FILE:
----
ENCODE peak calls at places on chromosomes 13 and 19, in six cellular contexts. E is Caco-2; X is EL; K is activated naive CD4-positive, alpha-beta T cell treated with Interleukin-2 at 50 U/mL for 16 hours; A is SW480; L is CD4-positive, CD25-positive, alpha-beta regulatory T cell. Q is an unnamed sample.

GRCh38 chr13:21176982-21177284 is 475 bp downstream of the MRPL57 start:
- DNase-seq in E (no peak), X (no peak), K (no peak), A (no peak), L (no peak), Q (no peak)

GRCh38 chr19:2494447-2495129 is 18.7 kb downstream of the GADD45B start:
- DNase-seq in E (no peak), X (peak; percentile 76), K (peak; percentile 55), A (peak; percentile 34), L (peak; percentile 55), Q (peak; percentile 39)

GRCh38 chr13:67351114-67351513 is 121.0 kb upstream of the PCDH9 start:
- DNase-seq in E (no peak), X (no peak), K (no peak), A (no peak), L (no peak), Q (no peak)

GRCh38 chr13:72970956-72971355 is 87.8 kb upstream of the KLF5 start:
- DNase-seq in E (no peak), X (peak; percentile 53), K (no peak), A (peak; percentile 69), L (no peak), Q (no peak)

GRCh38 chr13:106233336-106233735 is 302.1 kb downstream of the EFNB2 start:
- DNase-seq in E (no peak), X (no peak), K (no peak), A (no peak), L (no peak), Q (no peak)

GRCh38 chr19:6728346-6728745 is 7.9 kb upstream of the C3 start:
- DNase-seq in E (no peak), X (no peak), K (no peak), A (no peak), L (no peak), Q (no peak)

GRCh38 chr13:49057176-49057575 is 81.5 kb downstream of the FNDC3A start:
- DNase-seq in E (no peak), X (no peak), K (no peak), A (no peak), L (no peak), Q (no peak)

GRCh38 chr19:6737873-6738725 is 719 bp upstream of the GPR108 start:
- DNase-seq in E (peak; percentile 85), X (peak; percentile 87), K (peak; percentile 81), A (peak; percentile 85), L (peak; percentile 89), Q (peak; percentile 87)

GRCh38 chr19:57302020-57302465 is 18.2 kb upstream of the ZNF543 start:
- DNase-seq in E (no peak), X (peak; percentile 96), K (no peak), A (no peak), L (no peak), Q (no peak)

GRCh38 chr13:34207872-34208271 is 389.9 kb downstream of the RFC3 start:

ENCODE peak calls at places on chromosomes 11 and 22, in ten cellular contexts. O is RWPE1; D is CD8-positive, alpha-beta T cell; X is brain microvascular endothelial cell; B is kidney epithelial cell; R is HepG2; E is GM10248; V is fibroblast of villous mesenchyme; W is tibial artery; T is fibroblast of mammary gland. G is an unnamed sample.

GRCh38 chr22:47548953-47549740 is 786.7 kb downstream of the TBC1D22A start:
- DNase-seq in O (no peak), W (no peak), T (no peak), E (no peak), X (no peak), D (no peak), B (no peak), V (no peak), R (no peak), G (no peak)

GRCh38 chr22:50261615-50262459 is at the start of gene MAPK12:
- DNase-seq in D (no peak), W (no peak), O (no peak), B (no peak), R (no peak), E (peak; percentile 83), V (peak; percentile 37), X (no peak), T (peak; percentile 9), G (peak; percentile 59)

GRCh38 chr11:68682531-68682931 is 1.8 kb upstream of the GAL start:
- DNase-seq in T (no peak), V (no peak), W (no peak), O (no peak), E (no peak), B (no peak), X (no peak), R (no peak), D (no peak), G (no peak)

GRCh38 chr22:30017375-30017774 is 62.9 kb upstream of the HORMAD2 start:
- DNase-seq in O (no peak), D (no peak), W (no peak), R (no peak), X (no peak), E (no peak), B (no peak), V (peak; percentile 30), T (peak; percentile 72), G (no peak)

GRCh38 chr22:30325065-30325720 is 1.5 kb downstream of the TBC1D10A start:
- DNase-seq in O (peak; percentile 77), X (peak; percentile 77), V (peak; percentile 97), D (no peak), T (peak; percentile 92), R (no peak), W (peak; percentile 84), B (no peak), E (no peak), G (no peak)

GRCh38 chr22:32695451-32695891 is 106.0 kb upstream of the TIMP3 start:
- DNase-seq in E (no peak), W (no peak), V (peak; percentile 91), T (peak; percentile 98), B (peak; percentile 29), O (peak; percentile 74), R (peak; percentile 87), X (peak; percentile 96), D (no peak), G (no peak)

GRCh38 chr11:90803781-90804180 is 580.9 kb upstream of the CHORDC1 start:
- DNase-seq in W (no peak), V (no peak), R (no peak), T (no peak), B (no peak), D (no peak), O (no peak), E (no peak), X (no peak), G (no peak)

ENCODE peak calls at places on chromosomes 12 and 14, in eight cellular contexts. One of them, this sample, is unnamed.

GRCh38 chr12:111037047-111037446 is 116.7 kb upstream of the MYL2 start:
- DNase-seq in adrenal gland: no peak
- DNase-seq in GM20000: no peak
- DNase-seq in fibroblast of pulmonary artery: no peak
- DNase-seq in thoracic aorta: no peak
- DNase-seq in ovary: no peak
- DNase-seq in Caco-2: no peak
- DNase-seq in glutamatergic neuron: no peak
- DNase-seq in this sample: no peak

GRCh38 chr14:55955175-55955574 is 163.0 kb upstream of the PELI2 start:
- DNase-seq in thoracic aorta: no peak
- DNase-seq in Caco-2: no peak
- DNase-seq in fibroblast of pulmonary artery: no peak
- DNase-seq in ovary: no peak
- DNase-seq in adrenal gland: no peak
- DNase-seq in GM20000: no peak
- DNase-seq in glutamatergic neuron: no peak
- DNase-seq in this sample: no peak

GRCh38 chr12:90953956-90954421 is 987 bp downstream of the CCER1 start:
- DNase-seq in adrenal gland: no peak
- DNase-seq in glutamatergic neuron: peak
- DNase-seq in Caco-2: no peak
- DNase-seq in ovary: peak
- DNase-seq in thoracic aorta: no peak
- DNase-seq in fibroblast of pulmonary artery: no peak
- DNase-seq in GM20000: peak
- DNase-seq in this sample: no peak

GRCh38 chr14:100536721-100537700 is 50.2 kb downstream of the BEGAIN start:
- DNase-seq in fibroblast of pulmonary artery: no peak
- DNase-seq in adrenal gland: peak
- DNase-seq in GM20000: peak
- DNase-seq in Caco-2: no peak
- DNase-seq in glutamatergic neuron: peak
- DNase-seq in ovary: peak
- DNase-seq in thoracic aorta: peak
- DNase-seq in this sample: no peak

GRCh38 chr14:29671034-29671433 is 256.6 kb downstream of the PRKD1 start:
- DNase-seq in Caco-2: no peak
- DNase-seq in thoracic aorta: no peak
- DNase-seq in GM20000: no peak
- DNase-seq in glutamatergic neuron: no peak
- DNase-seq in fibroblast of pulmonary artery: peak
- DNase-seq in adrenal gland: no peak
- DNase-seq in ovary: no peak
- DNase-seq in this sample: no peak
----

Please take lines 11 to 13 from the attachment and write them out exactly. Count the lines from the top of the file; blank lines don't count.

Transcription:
- DNase-seq in E (no peak), X (no peak), K (no peak), A (no peak), L (no peak), Q (no peak)

GRCh38 chr19:6728346-6728745 is 7.9 kb upstream of the C3 start:
- DNase-seq in E (no peak), X (no peak), K (no peak), A (no peak), L (no peak), Q (no peak)